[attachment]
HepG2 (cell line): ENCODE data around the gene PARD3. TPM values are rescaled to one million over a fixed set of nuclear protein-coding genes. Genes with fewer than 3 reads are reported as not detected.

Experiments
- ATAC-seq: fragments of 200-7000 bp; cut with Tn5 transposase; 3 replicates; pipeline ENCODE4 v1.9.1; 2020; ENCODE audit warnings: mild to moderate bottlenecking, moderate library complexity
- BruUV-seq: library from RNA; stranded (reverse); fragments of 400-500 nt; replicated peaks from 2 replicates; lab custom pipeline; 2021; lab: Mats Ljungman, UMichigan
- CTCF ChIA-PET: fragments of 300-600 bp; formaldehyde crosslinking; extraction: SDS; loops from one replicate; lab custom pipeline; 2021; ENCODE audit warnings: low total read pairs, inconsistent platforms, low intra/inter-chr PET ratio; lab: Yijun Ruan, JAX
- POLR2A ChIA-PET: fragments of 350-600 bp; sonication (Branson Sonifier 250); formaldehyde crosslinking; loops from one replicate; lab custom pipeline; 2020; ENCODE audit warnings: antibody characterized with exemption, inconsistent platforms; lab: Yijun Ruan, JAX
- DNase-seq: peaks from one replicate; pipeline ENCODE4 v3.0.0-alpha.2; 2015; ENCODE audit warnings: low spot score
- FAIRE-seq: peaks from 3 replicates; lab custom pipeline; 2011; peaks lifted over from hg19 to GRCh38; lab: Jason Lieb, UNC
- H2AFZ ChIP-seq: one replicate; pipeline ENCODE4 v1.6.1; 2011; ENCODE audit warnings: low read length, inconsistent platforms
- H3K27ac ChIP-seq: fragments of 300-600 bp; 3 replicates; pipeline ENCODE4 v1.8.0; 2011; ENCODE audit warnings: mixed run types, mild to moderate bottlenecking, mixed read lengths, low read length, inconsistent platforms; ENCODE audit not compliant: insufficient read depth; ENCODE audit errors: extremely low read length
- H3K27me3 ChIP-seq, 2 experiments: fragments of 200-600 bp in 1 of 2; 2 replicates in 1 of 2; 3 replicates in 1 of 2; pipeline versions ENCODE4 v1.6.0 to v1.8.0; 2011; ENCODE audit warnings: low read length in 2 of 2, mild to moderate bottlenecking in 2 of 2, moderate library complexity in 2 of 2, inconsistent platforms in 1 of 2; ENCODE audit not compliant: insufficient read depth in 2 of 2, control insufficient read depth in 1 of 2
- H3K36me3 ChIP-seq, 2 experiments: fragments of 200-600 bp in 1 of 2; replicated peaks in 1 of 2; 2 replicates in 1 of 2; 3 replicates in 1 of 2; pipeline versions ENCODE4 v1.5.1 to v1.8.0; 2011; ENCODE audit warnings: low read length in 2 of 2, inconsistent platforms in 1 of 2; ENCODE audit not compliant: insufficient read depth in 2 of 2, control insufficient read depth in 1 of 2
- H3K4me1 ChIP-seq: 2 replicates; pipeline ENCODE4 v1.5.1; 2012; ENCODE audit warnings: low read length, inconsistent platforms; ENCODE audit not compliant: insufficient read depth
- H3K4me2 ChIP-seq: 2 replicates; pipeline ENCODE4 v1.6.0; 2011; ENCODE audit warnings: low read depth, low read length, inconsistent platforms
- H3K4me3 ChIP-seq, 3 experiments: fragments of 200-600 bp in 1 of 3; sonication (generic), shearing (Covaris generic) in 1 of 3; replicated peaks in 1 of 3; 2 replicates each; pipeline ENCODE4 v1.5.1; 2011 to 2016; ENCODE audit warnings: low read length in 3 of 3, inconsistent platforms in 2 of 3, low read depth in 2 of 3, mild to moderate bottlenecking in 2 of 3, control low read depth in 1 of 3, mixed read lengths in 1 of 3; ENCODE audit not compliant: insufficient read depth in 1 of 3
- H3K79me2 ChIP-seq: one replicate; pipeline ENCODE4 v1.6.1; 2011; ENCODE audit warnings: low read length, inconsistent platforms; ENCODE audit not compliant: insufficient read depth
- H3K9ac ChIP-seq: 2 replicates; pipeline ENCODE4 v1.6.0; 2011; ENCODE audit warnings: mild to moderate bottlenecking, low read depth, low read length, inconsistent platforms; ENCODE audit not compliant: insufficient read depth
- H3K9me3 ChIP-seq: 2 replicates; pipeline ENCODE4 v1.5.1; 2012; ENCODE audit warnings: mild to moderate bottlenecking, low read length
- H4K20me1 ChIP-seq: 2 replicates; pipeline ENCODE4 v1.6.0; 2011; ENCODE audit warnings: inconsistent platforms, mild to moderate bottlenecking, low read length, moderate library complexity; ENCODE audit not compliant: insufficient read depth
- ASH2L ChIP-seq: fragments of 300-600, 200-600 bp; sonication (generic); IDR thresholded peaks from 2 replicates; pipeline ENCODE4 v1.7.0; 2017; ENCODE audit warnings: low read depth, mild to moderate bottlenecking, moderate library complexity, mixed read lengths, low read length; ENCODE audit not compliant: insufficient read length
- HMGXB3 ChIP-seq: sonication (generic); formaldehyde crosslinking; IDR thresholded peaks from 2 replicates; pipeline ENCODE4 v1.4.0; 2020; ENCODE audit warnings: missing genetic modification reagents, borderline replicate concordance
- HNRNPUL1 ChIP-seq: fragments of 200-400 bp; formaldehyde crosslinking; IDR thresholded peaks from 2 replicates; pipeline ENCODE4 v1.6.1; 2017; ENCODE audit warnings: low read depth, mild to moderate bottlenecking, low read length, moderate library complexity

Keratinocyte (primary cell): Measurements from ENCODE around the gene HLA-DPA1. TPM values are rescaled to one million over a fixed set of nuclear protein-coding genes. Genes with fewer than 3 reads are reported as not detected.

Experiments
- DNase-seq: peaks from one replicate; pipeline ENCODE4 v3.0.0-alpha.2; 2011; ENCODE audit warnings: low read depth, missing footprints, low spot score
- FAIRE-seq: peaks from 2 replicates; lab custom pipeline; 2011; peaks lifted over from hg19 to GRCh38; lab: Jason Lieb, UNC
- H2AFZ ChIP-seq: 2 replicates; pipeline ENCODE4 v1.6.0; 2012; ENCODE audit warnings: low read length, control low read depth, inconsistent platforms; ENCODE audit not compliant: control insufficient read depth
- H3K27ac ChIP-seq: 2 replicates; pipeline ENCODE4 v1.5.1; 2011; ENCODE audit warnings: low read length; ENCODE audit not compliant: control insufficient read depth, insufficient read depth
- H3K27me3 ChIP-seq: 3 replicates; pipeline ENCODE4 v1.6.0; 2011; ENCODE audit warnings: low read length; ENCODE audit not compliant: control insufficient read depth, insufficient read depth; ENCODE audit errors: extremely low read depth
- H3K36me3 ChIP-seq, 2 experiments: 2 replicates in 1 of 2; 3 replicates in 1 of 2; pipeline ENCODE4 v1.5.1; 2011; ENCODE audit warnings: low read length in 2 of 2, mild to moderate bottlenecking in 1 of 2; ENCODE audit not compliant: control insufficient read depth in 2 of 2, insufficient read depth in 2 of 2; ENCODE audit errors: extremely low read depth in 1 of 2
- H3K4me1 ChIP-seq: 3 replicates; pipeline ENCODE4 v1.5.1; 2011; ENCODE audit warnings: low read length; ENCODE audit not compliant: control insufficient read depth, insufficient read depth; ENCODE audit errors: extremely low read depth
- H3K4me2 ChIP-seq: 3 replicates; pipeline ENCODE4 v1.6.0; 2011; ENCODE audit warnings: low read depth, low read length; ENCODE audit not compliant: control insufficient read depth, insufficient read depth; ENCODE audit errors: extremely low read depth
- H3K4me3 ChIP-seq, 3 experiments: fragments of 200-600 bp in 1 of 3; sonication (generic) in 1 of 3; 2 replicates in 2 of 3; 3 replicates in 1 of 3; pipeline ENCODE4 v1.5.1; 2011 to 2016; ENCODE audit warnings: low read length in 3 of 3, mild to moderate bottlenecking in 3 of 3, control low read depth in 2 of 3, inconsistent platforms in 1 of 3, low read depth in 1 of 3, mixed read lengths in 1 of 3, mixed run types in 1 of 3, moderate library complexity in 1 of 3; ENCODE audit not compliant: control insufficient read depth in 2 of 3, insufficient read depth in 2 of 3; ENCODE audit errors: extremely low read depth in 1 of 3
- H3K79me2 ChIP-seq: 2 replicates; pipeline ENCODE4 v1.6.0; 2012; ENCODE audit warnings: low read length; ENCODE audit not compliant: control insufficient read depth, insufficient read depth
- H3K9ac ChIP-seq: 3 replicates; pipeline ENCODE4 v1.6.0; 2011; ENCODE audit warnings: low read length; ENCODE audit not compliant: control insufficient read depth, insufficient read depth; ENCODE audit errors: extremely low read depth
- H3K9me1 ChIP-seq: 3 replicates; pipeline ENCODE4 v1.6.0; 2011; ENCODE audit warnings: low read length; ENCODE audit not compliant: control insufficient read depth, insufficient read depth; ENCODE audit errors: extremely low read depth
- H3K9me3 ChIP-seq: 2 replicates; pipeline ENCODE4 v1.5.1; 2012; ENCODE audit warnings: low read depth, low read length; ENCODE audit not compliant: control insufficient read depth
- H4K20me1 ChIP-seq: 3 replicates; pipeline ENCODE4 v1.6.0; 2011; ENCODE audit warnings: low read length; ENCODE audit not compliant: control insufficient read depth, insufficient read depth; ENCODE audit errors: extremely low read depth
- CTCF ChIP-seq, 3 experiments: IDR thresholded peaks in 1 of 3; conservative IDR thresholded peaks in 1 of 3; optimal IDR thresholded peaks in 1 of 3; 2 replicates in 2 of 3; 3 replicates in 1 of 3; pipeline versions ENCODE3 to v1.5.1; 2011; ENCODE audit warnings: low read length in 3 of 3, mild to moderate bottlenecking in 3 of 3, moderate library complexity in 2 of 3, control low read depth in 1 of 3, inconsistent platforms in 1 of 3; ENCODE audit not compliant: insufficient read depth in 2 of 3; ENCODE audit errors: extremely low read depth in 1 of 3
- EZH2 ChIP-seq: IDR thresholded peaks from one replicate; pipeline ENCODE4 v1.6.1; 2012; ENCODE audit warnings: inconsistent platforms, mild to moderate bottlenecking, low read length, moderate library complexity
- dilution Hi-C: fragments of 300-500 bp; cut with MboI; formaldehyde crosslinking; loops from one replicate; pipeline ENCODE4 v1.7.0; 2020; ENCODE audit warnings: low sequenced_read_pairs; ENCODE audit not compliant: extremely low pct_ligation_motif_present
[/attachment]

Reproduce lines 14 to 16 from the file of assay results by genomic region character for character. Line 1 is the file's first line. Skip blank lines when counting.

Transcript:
- H3K4me2 ChIP-seq: 2 replicates; pipeline ENCODE4 v1.6.0; 2011; ENCODE audit warnings: low read depth, low read length, inconsistent platforms
- H3K4me3 ChIP-seq, 3 experiments: fragments of 200-600 bp in 1 of 3; sonication (generic), shearing (Covaris generic) in 1 of 3; replicated peaks in 1 of 3; 2 replicates each; pipeline ENCODE4 v1.5.1; 2011 to 2016; ENCODE audit warnings: low read length in 3 of 3, inconsistent platforms in 2 of 3, low read depth in 2 of 3, mild to moderate bottlenecking in 2 of 3, control low read depth in 1 of 3, mixed read lengths in 1 of 3; ENCODE audit not compliant: insufficient read depth in 1 of 3
- H3K79me2 ChIP-seq: one replicate; pipeline ENCODE4 v1.6.1; 2011; ENCODE audit warnings: low read length, inconsistent platforms; ENCODE audit not compliant: insufficient read depth